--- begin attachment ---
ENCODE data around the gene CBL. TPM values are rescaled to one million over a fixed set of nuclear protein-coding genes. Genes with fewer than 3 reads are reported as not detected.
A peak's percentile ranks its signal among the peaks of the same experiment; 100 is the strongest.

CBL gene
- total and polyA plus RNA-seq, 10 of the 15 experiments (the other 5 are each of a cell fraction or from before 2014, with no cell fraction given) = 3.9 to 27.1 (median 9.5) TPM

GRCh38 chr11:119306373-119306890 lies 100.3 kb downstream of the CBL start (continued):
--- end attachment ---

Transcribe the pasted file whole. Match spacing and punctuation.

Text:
ENCODE data around the gene CBL. TPM values are rescaled to one million over a fixed set of nuclear protein-coding genes. Genes with fewer than 3 reads are reported as not detected.
A peak's percentile ranks its signal among the peaks of the same experiment; 100 is the strongest.

CBL gene
- total and polyA plus RNA-seq, 10 of the 15 experiments (the other 5 are each of a cell fraction or from before 2014, with no cell fraction given) = 3.9 to 27.1 (median 9.5) TPM

GRCh38 chr11:119306373-119306890 lies 100.3 kb downstream of the CBL start (continued):